Quick to be selfish or quick to be kind? Response time asymmetries in social decision making
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Series/Report no.:2015 Richard J. and Martha D. Denman Undergraduate Research Forum. 20th
Dual-process theories classify a fast, automatic “System I” and a deliberative, controlled “System 2” as distinct mechanisms driving human behavior. Several recent studies have used a classic experimental economics scenario, the public goods game (PGG), to link these systems with participants’ tendency to act cooperatively. This research attempts to measure patterns of intuition and reflection by tracking an individual’s decision time when donating to a common pool. These donations are multiplied by the experimenter and then redistributed equally among the group. Some authors find that cooperative participants make fast decisions, arguing that cooperation is thus intuitive. Meanwhile, other authors find the opposite correlation, claiming that selfishness is intuitive. Our analysis critiques both views by offering an alternative explanation, which is that response time results are driven by the cost of being cooperative. Here we test this hypothesis using data collected from a series of publications on the PGG. These findings provide evidence for our “strength of preference” hypothesis, namely that cooperation is fast when it is low cost and attractive, while cooperation is slow when it is high cost and unattractive. Therefore, we conclude that fast decision times can indicate individual preferences for varying donation efficiencies. These results offer a coherent story to a large body of seemingly incoherent findings.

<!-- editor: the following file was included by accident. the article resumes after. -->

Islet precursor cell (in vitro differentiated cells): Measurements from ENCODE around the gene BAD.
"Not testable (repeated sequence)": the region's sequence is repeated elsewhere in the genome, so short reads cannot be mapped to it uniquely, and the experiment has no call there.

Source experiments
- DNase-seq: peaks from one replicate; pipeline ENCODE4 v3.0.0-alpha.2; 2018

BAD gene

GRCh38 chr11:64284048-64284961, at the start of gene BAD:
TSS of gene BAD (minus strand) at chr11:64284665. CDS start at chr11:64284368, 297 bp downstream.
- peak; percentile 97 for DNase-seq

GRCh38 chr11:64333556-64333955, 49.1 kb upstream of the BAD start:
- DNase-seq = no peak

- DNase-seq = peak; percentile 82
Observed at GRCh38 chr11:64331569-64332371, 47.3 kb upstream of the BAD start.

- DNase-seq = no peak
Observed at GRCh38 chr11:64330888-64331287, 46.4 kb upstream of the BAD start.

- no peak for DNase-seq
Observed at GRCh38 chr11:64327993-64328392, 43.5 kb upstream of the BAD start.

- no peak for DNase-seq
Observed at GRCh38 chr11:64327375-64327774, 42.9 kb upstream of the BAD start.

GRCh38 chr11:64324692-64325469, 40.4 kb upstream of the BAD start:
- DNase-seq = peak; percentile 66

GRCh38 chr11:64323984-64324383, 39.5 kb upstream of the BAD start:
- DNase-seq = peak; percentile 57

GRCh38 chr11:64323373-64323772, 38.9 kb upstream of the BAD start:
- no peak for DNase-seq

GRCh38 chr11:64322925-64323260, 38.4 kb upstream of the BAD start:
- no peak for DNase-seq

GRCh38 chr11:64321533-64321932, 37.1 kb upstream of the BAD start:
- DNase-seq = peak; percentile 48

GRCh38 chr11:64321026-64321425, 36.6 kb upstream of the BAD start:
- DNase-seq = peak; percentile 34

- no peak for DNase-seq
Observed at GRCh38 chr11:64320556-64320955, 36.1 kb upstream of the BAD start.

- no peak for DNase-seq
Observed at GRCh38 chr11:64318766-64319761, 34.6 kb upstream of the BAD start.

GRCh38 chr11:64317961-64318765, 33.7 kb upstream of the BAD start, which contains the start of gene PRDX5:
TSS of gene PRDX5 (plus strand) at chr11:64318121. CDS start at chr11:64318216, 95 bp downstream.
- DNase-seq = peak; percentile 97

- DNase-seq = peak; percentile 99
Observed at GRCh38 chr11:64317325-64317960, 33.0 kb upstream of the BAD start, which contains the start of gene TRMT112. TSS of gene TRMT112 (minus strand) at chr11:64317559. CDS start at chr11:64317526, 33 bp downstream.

Social and Behavioral Sciences: 1st Place (The Ohio State University Denman Undergraduate Research Forum)
Academic Major: Neuroscience
Research Scholar Award; Ohio State University
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